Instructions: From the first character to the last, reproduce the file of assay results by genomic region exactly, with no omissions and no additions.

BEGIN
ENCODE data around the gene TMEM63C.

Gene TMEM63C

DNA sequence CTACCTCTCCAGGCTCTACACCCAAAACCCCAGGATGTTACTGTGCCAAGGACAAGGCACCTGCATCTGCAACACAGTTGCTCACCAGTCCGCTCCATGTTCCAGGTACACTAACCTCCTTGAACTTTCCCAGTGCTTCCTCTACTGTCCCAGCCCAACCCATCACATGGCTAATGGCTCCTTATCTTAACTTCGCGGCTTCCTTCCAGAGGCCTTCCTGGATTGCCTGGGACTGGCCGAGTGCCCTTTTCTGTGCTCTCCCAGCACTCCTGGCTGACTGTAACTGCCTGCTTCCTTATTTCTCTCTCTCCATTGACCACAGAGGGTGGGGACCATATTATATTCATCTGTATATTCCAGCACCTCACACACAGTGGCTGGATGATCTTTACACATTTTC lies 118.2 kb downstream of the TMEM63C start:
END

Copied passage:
ENCODE data around the gene TMEM63C.

Gene TMEM63C

DNA sequence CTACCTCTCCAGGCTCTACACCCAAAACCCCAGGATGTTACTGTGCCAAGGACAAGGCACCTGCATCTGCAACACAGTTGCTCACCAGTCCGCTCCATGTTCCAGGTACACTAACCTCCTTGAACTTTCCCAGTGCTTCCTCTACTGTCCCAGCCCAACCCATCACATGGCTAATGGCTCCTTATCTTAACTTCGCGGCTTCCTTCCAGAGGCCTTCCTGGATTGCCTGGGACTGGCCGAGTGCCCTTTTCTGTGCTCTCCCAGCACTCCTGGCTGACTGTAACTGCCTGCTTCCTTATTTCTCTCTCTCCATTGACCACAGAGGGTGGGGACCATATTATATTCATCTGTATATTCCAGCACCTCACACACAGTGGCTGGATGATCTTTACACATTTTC lies 118.2 kb downstream of the TMEM63C start: